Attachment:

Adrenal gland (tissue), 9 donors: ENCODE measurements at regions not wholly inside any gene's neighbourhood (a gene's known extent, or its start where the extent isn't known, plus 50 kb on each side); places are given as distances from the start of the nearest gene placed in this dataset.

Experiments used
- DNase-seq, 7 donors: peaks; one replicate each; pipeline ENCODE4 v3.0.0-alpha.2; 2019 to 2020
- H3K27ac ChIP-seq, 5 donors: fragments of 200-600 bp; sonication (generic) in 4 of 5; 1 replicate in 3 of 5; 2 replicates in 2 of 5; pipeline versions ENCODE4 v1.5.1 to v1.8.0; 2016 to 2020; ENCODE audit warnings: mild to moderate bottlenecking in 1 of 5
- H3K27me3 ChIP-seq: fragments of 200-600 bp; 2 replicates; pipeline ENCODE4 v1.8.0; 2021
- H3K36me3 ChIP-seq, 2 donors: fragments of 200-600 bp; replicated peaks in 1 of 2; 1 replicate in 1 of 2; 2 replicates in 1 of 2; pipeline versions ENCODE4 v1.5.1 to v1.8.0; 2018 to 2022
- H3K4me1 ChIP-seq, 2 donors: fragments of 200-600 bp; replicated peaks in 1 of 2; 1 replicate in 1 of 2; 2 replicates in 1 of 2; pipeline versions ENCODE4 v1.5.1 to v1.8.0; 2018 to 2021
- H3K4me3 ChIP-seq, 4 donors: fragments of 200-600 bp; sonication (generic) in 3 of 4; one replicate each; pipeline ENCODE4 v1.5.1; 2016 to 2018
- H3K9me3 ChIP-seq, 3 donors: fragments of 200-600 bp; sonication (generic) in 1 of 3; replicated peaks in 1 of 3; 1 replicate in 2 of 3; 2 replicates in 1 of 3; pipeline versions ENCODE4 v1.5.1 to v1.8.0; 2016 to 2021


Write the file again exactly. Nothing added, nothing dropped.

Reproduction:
Adrenal gland (tissue), 9 donors: ENCODE measurements at regions not wholly inside any gene's neighbourhood (a gene's known extent, or its start where the extent isn't known, plus 50 kb on each side); places are given as distances from the start of the nearest gene placed in this dataset.

Experiments used
- DNase-seq, 7 donors: peaks; one replicate each; pipeline ENCODE4 v3.0.0-alpha.2; 2019 to 2020
- H3K27ac ChIP-seq, 5 donors: fragments of 200-600 bp; sonication (generic) in 4 of 5; 1 replicate in 3 of 5; 2 replicates in 2 of 5; pipeline versions ENCODE4 v1.5.1 to v1.8.0; 2016 to 2020; ENCODE audit warnings: mild to moderate bottlenecking in 1 of 5
- H3K27me3 ChIP-seq: fragments of 200-600 bp; 2 replicates; pipeline ENCODE4 v1.8.0; 2021
- H3K36me3 ChIP-seq, 2 donors: fragments of 200-600 bp; replicated peaks in 1 of 2; 1 replicate in 1 of 2; 2 replicates in 1 of 2; pipeline versions ENCODE4 v1.5.1 to v1.8.0; 2018 to 2022
- H3K4me1 ChIP-seq, 2 donors: fragments of 200-600 bp; replicated peaks in 1 of 2; 1 replicate in 1 of 2; 2 replicates in 1 of 2; pipeline versions ENCODE4 v1.5.1 to v1.8.0; 2018 to 2021
- H3K4me3 ChIP-seq, 4 donors: fragments of 200-600 bp; sonication (generic) in 3 of 4; one replicate each; pipeline ENCODE4 v1.5.1; 2016 to 2018
- H3K9me3 ChIP-seq, 3 donors: fragments of 200-600 bp; sonication (generic) in 1 of 3; replicated peaks in 1 of 3; 1 replicate in 2 of 3; 2 replicates in 1 of 3; pipeline versions ENCODE4 v1.5.1 to v1.8.0; 2016 to 2021